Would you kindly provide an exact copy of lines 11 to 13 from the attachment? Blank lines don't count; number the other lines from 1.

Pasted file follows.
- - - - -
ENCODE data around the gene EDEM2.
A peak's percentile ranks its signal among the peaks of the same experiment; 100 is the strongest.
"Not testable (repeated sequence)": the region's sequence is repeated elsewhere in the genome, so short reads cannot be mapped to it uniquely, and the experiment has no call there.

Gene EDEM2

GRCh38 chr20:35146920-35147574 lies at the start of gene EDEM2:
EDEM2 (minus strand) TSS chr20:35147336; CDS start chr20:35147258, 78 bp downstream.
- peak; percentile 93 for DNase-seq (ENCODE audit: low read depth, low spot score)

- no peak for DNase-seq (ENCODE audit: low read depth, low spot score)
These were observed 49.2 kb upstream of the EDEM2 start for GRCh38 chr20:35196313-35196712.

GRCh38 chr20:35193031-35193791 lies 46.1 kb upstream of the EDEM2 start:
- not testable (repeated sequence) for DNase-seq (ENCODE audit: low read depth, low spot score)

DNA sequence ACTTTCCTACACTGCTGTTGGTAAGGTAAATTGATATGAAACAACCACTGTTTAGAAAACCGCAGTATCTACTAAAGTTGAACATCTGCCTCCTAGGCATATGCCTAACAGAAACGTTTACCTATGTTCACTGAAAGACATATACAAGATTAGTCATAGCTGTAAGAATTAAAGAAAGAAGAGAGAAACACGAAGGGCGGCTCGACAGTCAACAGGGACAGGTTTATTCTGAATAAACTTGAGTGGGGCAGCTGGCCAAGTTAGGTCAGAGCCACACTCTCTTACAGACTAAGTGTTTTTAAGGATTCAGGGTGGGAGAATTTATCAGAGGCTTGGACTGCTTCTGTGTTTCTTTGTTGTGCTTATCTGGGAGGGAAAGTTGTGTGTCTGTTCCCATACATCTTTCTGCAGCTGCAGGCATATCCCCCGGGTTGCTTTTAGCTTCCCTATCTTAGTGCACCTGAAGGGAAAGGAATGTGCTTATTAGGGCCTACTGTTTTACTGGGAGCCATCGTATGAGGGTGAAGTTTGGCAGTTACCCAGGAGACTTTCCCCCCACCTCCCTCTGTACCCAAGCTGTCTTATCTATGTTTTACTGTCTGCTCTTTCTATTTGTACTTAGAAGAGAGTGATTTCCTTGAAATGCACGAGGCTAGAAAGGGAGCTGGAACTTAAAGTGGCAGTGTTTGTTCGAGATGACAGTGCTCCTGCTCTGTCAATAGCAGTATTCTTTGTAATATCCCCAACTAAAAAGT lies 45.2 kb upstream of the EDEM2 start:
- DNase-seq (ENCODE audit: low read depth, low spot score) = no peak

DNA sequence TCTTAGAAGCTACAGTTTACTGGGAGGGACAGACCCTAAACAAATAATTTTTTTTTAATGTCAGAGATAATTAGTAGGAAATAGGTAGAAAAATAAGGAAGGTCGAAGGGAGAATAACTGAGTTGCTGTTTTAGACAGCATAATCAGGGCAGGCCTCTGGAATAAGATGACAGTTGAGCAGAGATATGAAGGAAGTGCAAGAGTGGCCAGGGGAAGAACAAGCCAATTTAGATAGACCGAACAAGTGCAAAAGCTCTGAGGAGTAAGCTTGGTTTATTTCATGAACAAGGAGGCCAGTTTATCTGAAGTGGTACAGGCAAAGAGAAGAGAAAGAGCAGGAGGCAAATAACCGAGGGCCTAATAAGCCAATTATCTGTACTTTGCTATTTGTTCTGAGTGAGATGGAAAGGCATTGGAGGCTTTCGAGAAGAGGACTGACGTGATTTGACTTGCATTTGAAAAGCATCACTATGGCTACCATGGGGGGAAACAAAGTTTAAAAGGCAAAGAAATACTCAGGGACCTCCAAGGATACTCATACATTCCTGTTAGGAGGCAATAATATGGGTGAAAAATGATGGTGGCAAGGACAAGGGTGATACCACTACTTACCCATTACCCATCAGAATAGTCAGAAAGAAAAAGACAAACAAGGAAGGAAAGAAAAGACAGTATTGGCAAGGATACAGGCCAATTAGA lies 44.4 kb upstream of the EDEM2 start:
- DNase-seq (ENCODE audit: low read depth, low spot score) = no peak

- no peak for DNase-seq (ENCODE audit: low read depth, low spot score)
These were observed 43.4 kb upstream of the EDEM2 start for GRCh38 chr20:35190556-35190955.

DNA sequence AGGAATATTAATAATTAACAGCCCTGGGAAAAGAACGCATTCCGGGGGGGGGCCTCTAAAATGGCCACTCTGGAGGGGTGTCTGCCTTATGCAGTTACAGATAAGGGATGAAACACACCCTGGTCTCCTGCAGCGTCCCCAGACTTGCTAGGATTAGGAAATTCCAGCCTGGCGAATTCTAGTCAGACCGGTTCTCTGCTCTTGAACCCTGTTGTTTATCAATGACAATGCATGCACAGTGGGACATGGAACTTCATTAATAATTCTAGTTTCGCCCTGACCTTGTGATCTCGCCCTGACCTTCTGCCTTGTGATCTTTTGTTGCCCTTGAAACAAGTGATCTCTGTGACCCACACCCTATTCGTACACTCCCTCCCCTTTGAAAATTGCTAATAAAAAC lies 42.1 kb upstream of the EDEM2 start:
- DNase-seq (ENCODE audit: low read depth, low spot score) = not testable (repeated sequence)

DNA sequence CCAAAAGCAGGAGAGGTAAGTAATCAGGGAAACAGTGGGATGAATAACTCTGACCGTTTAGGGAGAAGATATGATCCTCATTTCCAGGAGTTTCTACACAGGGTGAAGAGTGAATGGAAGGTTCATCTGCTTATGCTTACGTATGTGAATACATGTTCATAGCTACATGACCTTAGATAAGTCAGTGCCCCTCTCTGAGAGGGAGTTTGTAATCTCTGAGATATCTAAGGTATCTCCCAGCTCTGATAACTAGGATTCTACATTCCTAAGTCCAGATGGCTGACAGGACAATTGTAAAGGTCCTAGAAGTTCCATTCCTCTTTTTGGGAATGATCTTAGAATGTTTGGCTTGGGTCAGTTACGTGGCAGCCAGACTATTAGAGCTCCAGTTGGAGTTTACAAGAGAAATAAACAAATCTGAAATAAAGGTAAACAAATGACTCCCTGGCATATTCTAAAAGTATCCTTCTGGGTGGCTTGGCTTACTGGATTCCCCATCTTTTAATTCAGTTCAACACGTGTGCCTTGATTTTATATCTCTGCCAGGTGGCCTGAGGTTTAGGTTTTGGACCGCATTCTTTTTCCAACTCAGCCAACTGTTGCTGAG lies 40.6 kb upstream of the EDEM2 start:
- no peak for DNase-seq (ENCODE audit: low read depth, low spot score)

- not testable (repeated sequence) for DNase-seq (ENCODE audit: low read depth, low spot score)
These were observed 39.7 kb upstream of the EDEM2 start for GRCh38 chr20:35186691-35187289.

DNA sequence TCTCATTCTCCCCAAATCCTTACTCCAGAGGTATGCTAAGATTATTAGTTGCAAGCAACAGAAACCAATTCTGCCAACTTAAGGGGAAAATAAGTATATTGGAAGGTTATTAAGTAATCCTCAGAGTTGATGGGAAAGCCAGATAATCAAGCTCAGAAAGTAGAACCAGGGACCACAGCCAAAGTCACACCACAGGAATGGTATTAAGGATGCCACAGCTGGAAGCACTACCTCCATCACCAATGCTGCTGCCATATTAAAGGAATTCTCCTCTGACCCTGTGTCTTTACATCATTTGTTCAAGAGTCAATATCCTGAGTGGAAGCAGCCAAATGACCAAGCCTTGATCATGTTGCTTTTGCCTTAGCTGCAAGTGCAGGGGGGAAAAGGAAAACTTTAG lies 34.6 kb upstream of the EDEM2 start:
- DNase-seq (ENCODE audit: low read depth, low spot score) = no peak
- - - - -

- not testable (repeated sequence) for DNase-seq (ENCODE audit: low read depth, low spot score)

DNA sequence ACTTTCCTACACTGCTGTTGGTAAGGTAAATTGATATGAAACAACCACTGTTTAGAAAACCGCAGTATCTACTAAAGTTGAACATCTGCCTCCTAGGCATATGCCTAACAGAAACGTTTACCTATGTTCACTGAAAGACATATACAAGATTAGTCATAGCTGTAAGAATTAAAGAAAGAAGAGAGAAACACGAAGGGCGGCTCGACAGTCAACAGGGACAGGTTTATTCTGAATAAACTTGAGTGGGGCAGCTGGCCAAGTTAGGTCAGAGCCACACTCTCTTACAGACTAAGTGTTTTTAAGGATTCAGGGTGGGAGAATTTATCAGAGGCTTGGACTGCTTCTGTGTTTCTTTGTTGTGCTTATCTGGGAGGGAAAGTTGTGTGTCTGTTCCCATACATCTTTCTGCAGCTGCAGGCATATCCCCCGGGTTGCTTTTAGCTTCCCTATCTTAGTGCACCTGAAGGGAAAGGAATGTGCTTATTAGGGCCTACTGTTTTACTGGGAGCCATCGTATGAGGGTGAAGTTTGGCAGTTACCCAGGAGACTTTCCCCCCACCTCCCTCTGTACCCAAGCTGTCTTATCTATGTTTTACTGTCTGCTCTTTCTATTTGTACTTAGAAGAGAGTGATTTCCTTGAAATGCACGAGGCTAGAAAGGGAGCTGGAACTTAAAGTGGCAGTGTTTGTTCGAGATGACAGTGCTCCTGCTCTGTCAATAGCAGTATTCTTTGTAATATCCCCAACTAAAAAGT lies 45.2 kb upstream of the EDEM2 start:
- DNase-seq (ENCODE audit: low read depth, low spot score) = no peak